Wednesday, June 11, 2008

Builders Face Cash Crunch as Real Estate Sales Slow Down

A liquidity crunch is slowly hitting developers and builders as property sales slow down, PE firms tighten purse strings, and input costs rise. All eyes are now on the Rs 1500 crore that Lehman Brothers is expected to invest in Unitech's Santacruz, Mumbai, venture [Read story here], and market speculation is that given Lehman's problems and its decisions to move out of mortgage and realty worldwide.

Builders are delaying projects and delivery since there appears to be a cash crunch in the system. Two things are compounding things further: one, rising inflation is going to force the RBI to increase interest rates, and banks will be forced to pass this on to consumers. The thing with real estate is, that once the slowdown sets in, the cycle lasts at least 3-5 years.

Investors, who had purchased apartments with the clear intent of capital gains, are now quickly palming off these properties at 15% discount to the builder quotes. Take Bandra for example. Rates varied from Rs 23,000 to 18,000, are now available at Rs 21,000 to Rs 15,000. The point to note is that this is just the beginning. Once, the rains come in, and the buyers become more objective in their purchases, these rates are likely to slide more.

While six months ago, sellers outnumbered buyers, these days, buyers have become scarce. Compounding this is that PE firms are no longer interested in investing in companies directly, and are prefering special purpose vehicles (SPVs) which are project-oriented.

Real estate companies use the percentage completion method to register sales and profits. Hence, if there is no offtake, and if input costs rise, their margins get squeezed. This means, expect writedowns in their balance sheets. With borrowing rates at 24%, those unable to complete their projects could run into massive trouble.

Read the DNA story here

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Consider how the crisis has unfolded over the past eighteen months. The proximate cause is to be found in the housing bubble or more exactly in the excesses of the subprime mortgage market. The longer a double-digit rise in house prices lasted, the more lax the lending practices became. In the end, people could borrow 100 percent of inflated house prices with no money down. Insiders referred to subprime loans as ninja loans—no income, no job, no questions asked. - George Soros in latest book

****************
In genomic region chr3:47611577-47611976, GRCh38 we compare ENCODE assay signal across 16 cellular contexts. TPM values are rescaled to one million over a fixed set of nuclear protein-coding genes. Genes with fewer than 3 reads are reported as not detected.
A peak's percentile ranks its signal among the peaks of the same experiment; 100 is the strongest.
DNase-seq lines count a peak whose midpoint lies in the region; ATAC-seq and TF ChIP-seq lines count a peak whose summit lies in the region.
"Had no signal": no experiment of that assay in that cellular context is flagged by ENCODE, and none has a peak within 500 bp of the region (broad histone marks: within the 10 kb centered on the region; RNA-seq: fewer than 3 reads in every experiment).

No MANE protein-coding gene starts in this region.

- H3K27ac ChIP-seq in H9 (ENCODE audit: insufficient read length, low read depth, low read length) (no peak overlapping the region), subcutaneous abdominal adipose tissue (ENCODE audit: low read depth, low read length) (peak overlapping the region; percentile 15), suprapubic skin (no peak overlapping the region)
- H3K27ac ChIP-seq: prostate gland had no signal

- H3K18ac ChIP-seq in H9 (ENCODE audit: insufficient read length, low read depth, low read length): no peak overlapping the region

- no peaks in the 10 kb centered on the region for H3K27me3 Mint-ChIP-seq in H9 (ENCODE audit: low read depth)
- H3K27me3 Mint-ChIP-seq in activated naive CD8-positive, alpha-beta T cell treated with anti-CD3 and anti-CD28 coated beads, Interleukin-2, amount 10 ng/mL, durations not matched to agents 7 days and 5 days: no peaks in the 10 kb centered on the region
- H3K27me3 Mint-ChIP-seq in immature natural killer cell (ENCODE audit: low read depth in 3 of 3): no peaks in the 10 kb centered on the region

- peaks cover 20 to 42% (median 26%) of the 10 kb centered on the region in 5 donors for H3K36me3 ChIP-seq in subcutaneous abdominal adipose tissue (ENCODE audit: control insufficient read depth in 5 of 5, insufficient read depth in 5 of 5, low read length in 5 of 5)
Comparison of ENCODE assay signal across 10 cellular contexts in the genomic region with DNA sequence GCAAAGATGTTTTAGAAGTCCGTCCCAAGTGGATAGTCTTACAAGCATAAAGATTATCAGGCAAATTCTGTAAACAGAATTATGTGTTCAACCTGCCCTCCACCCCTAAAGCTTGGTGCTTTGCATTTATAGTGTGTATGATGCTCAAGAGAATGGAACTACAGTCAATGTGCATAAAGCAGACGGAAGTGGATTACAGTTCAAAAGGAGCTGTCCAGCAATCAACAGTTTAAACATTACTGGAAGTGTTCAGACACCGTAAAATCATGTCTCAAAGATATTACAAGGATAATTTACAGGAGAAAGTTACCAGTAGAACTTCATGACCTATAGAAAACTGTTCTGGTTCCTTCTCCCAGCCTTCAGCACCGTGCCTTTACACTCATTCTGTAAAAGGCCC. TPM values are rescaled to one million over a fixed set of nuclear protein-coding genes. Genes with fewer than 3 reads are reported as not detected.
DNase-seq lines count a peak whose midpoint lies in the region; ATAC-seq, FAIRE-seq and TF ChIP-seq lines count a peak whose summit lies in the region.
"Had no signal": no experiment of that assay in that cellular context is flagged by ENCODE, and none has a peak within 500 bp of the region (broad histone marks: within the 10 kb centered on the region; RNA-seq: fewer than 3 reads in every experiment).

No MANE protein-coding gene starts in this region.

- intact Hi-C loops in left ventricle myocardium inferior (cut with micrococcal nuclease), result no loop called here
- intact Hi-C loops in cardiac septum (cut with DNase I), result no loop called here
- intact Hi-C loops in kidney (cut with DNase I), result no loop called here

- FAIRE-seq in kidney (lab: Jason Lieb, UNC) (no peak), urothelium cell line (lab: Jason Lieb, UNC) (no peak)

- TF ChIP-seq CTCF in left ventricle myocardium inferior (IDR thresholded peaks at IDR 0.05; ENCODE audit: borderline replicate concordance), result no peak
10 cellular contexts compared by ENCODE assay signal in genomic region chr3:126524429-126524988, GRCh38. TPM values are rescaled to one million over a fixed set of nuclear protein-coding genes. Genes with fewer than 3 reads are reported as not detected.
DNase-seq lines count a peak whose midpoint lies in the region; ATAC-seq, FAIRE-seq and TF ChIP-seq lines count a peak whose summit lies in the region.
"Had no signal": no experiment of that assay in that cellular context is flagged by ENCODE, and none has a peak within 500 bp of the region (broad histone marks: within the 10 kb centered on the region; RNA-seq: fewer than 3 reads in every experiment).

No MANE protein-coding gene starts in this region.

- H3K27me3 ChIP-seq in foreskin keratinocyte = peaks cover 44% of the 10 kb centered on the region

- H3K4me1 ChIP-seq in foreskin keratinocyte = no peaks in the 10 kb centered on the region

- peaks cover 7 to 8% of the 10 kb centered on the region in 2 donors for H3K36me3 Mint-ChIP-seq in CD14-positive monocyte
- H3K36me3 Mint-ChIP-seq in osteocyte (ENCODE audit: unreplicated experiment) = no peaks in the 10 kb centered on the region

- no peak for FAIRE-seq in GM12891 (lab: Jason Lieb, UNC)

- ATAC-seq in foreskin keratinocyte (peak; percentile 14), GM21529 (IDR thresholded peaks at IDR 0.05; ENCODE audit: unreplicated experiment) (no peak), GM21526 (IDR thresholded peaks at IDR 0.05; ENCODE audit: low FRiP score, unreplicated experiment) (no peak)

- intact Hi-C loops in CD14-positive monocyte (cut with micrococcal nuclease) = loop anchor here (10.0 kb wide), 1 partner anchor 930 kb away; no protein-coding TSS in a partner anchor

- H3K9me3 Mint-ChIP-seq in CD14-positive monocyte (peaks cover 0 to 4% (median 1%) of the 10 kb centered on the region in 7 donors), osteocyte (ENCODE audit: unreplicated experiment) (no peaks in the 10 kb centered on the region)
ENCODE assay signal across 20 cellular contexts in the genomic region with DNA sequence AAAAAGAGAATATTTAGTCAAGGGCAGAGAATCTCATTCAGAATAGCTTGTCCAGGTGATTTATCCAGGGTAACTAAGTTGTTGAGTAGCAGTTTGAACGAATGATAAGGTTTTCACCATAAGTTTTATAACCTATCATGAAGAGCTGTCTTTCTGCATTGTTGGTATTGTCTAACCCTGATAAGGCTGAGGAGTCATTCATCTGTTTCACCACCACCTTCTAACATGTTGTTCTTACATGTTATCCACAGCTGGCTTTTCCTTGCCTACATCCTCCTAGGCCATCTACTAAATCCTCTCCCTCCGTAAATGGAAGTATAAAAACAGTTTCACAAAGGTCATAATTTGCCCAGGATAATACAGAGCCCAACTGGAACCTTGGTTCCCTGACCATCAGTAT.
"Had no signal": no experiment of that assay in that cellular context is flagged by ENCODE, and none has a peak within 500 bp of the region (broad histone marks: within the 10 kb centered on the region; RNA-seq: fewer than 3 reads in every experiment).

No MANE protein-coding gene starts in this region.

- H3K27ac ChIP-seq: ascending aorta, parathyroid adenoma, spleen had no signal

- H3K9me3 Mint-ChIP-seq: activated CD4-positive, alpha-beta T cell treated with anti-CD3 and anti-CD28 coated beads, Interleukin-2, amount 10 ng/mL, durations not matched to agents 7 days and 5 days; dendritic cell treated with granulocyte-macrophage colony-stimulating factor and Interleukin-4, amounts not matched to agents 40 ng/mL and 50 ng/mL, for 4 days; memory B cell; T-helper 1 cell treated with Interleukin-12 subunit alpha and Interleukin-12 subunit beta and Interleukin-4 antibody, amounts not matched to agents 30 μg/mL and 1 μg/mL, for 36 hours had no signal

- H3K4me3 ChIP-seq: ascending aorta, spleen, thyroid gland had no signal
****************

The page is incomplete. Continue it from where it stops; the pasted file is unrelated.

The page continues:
everything’s going up, there’s a feelgood factor and people tell each other how much their houses are going up at dinner parties,” says Professor Mark Stephens of York University’s Centre for Housing Policy. “Then the music stops, as it always does.”

year, Japan was a more attractive market to put money in. If you look at the US, we can now get an internal rate of return of 25% there, so why would anyone want to come to India?” - a senior executive at an international financial services group, who did not wish to be named.

people told us house prices never go down on a national level, and that there had never been a default of an investment-grade-rated mortgage bond, "Mortgage experts were too caught up." - John Paulson, trader, who bet against subprime market and made $15 billion.

most puzzling are the real-estate projects of Parsvnath. Just have a look at the Pride Asia project near Chandigarh. They are asking almost US $300K-$350 K dollars for 2 bed room apartments. They have Villas in this project that costs more than US $1.5 million dollars. It is true that some people in India have that kind of money in India. However most of their wealth is black money and that can not be used to buy these properties. Obviously, these projects have been launched keeping NRIs in mind. - Sanjeev, comment from another site

Desai, aka Bani, the star of Balalji Telefilms's soap, Kasam Se, has been house hunting for over a year. She had almost closed a 2-BHK deal last year for Rs 1.5 crore in a Oberoi Constructions' building located at Andheri, Mumbai, but when she went back to confirm it, she was asked to cough up Rs 2.61 crore. Since then, she is still house hunting. - Mumbai Mirror


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